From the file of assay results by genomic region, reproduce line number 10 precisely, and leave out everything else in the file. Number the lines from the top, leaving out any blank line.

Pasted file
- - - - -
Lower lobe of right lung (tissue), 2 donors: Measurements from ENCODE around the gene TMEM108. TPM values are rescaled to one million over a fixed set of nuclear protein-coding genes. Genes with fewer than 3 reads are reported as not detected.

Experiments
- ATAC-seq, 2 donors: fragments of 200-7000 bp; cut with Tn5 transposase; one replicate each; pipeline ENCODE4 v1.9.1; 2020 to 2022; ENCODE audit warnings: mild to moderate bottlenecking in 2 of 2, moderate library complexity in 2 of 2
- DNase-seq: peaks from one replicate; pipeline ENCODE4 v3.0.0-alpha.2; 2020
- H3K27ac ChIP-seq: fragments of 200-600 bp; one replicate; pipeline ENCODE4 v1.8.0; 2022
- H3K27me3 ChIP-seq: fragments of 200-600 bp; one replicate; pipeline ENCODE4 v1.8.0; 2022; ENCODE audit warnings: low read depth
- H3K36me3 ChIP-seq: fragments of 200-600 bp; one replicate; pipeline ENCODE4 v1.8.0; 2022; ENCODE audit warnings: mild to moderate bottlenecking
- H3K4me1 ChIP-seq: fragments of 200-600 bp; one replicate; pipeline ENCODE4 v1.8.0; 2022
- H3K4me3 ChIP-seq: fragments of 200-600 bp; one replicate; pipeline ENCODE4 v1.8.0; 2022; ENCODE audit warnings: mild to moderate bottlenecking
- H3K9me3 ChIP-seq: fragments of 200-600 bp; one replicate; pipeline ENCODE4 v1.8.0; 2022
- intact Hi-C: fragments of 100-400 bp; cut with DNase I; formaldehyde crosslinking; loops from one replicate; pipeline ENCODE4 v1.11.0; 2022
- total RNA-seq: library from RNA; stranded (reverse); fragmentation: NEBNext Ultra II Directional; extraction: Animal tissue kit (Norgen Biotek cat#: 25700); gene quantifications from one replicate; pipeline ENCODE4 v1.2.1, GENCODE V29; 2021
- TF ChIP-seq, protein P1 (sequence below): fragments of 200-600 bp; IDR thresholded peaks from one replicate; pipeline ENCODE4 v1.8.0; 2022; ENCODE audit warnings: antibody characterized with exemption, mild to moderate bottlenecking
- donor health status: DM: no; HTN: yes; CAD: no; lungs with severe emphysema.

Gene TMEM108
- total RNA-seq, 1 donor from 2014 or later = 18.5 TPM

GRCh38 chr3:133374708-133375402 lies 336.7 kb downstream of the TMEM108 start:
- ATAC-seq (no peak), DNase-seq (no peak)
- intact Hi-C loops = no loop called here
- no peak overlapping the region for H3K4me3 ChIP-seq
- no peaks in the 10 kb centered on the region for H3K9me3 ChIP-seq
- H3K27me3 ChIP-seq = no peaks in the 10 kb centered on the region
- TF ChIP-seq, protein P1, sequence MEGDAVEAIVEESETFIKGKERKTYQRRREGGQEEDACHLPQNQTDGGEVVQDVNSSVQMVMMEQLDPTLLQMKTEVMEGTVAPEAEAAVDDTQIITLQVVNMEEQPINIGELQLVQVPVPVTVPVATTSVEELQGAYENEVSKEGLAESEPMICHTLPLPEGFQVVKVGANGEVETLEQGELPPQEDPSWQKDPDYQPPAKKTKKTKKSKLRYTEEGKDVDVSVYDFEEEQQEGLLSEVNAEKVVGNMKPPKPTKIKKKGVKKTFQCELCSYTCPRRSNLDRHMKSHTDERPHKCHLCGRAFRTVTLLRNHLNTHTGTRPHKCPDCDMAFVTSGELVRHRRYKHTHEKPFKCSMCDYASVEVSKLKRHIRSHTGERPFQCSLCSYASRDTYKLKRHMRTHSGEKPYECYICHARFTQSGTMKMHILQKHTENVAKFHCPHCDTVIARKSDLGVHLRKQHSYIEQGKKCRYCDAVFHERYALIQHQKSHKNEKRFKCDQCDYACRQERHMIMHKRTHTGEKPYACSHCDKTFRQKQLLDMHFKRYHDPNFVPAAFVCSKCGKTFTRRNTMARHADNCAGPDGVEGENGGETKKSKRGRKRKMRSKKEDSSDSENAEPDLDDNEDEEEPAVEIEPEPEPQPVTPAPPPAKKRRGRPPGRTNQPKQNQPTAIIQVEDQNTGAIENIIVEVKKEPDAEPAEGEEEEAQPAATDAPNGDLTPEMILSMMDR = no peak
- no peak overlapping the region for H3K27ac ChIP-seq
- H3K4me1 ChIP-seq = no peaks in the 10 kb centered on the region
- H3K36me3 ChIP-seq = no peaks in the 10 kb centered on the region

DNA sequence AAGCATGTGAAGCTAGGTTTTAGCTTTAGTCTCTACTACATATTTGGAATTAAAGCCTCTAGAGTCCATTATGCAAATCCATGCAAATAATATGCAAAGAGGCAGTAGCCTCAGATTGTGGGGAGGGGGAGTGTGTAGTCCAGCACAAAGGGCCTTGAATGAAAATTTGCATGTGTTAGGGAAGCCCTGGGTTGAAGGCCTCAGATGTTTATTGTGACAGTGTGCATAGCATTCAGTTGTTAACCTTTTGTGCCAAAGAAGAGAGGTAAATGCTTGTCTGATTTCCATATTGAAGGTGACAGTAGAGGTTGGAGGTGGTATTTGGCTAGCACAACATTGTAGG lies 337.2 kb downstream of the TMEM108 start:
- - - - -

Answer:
- H3K9me3 ChIP-seq: fragments of 200-600 bp; one replicate; pipeline ENCODE4 v1.8.0; 2022